He followed the trail for an hour, and finally, he observed that the dragging and bloodied foot prints stopped. Worried, he dismounted and walked around in a circle looking carefully, but didn’t see Anna’s body. Ahead the pony tracks continued, but one horse showed a heavier imprint, like that of carrying extra weight from riding double. Soon the ponies’ tracks stretched out to a canter, and likewise, Douglas picked up his pace.

The sunny sky began to turn gray as high clouds covered the sun. The wind had picked up slightly, and now smelled of dampness, of rain. In the distance, to the northwest, dark clouds roiled. There were flashes of lightning in the clouds, with an occasional bolt to the ground. The breeze rattled the tall grass, which was still yellow and dry from the long winter. His horse snorted and side-stepped slightly suggesting its preference to turn back rather than continue into the tempest brewing in the distance. Determined to find his wife, Douglas held the reins tightly and nudged his horse forward.

Douglas’ eyes caught movement ahead to the left. He put his rifle to his shoulder and sighted towards a running animal. There were two deer, they passed to his left with long bounding leaps. Then there was movement on the right; he swung his rifle in that direction, and in a moment, he saw four coyotes, running away from the approaching storm. His horse whinnied and turned his head to follow the coyotes. Not ten yards behind the coyotes, two jack rabbits, bounded along, seemingly chasing their natural predator. There was a gust of wind, and now the smell of smoke. A family of prairie dogs rumbled by circling wide around the horse and rider. As he watched the prairie dogs race away, he saw that his trailing horse had broke free and was running from the approaching storm.

When he turned his head back, he now saw a line of fire across the ground moving in his direction. The wind was now stronger and the smoke had intensified. Realization hit, a lightning bolt must have started a prairie fire. It was blowing his way. The animals were fleeing from the fire. The line of flames devoured the dry prairie grass and now spread across the horizon growing in size and, intensity. A flock of black birds raced overhead. His horse stamped and twisted again attempting to follow the other animals.

The wind now gusted. Sparks and firebrands blew past and the smoke thickened. The horse snorted in fear. The wall of flames threatened menacingly, its heat now being felt. Movement overhead grabbed Douglas’ attention. Coming over the blowing smoke, Douglas saw a dark line of heavy clouds that stretched in a broad arch from the north to south horizon, rolling overhead. Dampness filled the air. The clouds looked like a thick black shelf darkening the western sky and consuming the light overhead. Lightning flashed and thunder boomed.

A floating firebrand splashed on against them, and Douglas’ horse let out a human-like squeal and bolted. Douglas held on and let the frightened animal run. After nearly a quarter mile at a hard gallop, the horse began tiring. They had moved some distance from the prairie fire and the weather front. Douglas saw a dry wash and turned the horse into it, heading towards a lower elevation. It soon became a dry creek bed, and they stopped to rest under a sandstone overhang where flowing water had washed away the soil as it flowed to lower elevations.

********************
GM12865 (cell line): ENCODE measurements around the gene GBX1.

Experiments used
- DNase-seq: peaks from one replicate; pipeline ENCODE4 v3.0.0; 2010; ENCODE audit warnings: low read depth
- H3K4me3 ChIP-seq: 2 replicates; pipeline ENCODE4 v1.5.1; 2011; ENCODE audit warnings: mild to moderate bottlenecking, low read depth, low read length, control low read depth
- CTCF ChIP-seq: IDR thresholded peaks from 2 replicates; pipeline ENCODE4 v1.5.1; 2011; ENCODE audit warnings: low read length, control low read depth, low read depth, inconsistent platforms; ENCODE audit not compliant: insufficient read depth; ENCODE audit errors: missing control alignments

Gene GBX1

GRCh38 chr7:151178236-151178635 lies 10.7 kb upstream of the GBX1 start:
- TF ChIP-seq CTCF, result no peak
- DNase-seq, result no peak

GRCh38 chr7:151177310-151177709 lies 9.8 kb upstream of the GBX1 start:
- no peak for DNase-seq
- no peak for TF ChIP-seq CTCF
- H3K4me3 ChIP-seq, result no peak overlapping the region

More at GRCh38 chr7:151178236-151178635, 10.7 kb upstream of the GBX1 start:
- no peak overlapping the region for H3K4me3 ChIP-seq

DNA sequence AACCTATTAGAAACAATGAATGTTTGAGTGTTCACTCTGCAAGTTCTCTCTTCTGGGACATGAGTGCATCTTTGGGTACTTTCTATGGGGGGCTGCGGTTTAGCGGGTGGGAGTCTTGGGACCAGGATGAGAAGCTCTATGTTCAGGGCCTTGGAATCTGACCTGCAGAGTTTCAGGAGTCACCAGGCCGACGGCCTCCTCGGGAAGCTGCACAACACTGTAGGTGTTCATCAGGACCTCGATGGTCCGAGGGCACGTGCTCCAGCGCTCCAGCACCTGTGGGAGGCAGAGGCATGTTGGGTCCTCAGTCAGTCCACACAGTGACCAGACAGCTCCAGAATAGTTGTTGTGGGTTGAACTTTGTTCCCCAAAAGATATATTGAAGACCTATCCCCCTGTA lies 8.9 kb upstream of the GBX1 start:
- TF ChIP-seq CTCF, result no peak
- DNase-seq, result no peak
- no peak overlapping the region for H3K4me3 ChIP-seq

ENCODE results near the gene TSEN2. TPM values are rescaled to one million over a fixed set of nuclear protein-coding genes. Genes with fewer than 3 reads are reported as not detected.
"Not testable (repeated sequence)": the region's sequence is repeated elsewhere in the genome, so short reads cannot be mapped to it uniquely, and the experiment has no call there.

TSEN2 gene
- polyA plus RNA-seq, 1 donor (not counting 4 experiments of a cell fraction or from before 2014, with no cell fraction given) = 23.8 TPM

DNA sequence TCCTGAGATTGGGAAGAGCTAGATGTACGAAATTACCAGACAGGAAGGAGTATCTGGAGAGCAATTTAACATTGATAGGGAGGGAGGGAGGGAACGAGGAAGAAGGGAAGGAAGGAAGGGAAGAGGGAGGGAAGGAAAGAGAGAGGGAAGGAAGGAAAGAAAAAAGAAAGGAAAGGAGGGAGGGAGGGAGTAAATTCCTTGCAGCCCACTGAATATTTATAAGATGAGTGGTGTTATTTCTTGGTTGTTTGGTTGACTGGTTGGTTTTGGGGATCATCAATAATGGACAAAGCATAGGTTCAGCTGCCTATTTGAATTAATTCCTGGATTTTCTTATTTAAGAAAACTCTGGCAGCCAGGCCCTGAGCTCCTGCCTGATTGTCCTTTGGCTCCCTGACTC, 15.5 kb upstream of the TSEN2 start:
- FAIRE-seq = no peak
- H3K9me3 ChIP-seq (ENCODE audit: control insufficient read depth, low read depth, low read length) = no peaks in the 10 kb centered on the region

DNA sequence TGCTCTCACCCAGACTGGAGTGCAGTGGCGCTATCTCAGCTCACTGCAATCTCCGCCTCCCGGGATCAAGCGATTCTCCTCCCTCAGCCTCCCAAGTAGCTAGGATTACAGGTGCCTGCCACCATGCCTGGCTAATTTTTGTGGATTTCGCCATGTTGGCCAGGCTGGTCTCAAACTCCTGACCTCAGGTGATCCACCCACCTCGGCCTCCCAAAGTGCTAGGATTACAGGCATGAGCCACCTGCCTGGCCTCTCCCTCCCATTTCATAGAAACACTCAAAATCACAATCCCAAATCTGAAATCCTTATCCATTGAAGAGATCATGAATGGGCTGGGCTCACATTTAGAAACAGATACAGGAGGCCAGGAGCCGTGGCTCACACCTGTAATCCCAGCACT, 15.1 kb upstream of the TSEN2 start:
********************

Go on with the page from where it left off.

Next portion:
* * *

Running Horse with his captive and Little Bear continued their trek in a direction that would lead them back towards the Comanche homeland. As the storm with its line of dark clouds approached, the Indians took shelter in a small cave along the Brazos River. Outside, the storm spirits sent forth the Thunder Bird in a show of anger; wind blew dark clouds across the sky, lightning flashed and the sky’s rumbled. Running Horse looked at his companion, and then at his captive and smiled arrogantly.

“Little Bear, you have nothing to show from our scout, but one weapon,” chided Running Horse in his native tongue. “I bring a prize to camp, the yellow haired woman. Perhaps you can use that rifle to bring us a deer.”

As a challenge to his companion, Little Bear walked over towards Anna who sat curled on the ground, with her knees protectively in front of her. Using the rifle barrel, he lifted the torn dress slightly revealing the woman’s scratched and bloodied feet and legs; he grinned wickedly.

Anna pulled away and pulled her dress back down. “My husband will track you, and kill you!” she spat.

“Husband is fool. He die,” Running Horse snarled in his guttural English. To his companion, he gestured with his knife towards the cave opening and said in Comanche tongue, “Prove you are a man, kill a deer, or bring back a scalp.”

End of Part 1

William S. Hubbartt is the author of non-fiction and fiction materials. his latest short story fiction placement is “Tara’s Torment” Heater – Fiction magazine. Another recent placement is “Warehouse of Wisdom” in Wilderness House Literary Review. Other recent submissions include Western stories: “Redemption,” “Selling Out,” “Donovan’s Dream,” “Death Sentence,” and others appearing in; and “Caleb’s Courage,” “The Spirit of Sonora,” “The Hunted,” “Fools Gold,” and others placed at, and “Soldier’s Heart” placed at He has earned a MS from Loyola University of Chicago. He is currently employed with a government agency in Chicago.